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The Conscience of Thoroughbred Racing

LONG AND WINDING ROAD ENDS WITH JUVENILE CHAMPION LOOMING AS DERBY FAVORITE

HALLANDALE BEACH, FL, April 11, 2021 —  If the performance by Concert Tour was not an aberration, then the formerly undefeated impressive speedster may have exposed his limitations in Saturday’s Arkansas Derby.

Already qualified with a sufficient number of Derby points,  there was no need for Bob Baffert to tighten the screws to the max, especially given the relatively short 21-days turnaround.

But, like Caddo River, he might need the lead to be at his best. Indeed, both runners also might have shown distance limitations as well. That will be up to their own connections to decide.

While the running time of 1:50.92 didn’t threaten the sound barrier, even with solid and contested fractions, the perfect-trip-sitting winner was closer to the pace than anticipated, which might explain a final three-eighths in a pokey 39.67. Still, it was a very good effort.

Super Stock will be interesting in three weeks. While his Arkansas Derby score likely will not vault him into anyone’s Top 5 Derby favorites, they will know he’s there as the latest of the now horses. The third race off the layup often leads to peak performance.

Trainer Steve Asmussen hurried him into the Rebel in preparation for Saturday’s nine furlongs. He promised a national cable audience that the colt would run a much improved race and he did that, in spades.

The quick turnaround figures to help Super Stock. Woefully short of condition but a game Rebel finisher, he moved forward with the added distance and a race under his belt as promised. Theoretically he should be a better horse three weeks hence.

As for Concert Tour, who knows? And the same goes for Caddo River. Undefeated Santa Anita Derby winner Rock Your World is a high quality speedster with enough scope and stride to get the full distance. But there are several in the Top 20 with tactical speed if called upon.

If all of them show up, a strong pace is extremely likely. Absent that, Essential Quality has more than enough brilliance and finishing power to keep any horse honest and stare him down. He had his mettle tested in the Blue Grass, passing the eyeball gut-check with class and courage.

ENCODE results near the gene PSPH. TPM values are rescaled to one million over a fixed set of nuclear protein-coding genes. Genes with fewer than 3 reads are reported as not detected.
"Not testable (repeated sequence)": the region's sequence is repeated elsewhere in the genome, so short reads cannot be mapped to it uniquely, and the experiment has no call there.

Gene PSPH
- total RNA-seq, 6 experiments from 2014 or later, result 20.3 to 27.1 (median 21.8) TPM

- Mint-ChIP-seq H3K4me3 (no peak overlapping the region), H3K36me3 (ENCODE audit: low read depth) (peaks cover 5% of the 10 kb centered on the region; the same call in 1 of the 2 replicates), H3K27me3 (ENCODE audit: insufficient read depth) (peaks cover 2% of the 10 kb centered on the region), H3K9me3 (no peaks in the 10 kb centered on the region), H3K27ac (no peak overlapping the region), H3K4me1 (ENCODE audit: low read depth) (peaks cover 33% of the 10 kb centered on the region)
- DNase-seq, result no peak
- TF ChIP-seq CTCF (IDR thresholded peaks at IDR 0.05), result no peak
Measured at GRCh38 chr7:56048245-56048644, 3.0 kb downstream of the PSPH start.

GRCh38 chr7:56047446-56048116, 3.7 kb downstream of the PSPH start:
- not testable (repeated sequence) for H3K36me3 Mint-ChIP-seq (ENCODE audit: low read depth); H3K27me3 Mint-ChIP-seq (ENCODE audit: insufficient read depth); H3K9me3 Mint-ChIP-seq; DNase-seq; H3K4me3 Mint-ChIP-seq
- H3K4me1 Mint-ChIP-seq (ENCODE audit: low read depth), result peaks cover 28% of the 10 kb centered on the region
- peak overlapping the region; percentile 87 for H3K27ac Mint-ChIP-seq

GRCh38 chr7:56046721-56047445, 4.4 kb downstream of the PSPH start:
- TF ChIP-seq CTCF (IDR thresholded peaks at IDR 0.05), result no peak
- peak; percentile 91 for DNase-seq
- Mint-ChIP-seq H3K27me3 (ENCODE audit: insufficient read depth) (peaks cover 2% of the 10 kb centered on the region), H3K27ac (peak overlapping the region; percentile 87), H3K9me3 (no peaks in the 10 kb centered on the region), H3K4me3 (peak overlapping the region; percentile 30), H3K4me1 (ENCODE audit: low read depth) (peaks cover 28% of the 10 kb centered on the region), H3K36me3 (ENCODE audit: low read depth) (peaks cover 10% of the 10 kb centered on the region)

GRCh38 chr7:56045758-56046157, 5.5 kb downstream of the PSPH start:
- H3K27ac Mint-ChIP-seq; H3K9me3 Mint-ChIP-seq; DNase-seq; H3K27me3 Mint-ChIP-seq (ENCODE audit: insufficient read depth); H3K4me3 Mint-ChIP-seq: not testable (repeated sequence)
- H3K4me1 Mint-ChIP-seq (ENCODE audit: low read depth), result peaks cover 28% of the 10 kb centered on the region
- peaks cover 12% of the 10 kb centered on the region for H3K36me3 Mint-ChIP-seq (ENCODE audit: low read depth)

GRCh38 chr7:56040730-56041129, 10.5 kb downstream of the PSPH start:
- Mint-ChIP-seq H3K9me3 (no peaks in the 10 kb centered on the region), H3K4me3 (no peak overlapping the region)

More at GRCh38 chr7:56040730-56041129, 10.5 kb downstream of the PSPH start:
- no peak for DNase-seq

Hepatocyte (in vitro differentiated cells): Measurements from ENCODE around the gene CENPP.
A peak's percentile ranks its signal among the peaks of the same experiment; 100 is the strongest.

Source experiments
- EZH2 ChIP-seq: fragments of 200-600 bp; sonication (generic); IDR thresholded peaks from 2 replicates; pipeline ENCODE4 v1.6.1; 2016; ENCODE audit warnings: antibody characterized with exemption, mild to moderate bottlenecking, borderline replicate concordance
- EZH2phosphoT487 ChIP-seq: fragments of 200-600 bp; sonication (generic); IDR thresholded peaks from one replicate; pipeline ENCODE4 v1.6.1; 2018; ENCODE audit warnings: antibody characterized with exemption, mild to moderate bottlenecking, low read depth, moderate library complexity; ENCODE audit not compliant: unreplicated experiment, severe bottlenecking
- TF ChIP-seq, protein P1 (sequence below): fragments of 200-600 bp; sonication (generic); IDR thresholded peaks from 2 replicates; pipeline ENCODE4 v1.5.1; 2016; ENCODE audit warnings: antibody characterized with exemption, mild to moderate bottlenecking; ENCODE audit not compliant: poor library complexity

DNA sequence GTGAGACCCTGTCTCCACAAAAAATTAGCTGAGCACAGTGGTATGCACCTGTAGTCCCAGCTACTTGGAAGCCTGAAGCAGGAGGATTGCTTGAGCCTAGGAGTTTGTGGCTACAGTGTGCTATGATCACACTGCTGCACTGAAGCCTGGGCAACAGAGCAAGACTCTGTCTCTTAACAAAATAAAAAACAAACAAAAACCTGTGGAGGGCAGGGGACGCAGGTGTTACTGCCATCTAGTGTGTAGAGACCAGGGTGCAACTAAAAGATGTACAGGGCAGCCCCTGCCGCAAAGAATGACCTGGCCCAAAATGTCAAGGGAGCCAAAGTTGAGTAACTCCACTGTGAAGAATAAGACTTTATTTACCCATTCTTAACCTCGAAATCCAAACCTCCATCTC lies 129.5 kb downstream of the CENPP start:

As for the sloppy-track Lexington, which earned a much-the-best, long-striding King Fury 20 points, currently ranking him at 28th on the list, he will need an inordinate number of defections to sneak in. If relegated to the sidelines, the Derby winner can count on seeing him in Baltimore.

The biggest Kentucky Derby news this week may have been made at Payson Park earlier when Greatest Honour developed an issue. The Holy Bull/Fountain of Youth hero is back home in Ocala for a 60-day sabbatical. Figure that he’ll try catching up with the Triple Crown horses in Saratoga.

There are high profile Kentucky Derby defections every year, many involving a prominent horse. But life has not been good in 2021 for either his namesake or for Greatest Honour. So the next time a horseman says what a privilege it is to make it into the Derby starting gate, believe him.

Milestones and History Makers

If you cannot appreciate Paco Lopez’s 3,000th career victory coming at Gulfstream Park on Saturday, you need to have your sense of irony checked. Likely the most penalized rider in South Florida history, he reached a personal milestone when his number was put up, not taken down.

There was some carping on Twitter from those who thought the contact was incidental. Back to stewards’ school you go. DQ’d runner came out in deep stretch under lefthanded whipping and bumped Paco’s mount, Heart of God, twice, in the shadow of the wire. Paco lost the photo but won the war…

Trainer Michelle Lovell won her 500th race at Keeneland and her first stakes when Change of Control won the rescheduled Giants Causeway. The stakes win was also a first for jockey Colby Hernandez at Keeneland…

When Minella Times finished first in the Grand National, Rachael Blackmore became the first woman in history to win the iconic event, clearing all 30 tall steeplechase fences over the storied 4-mile journey.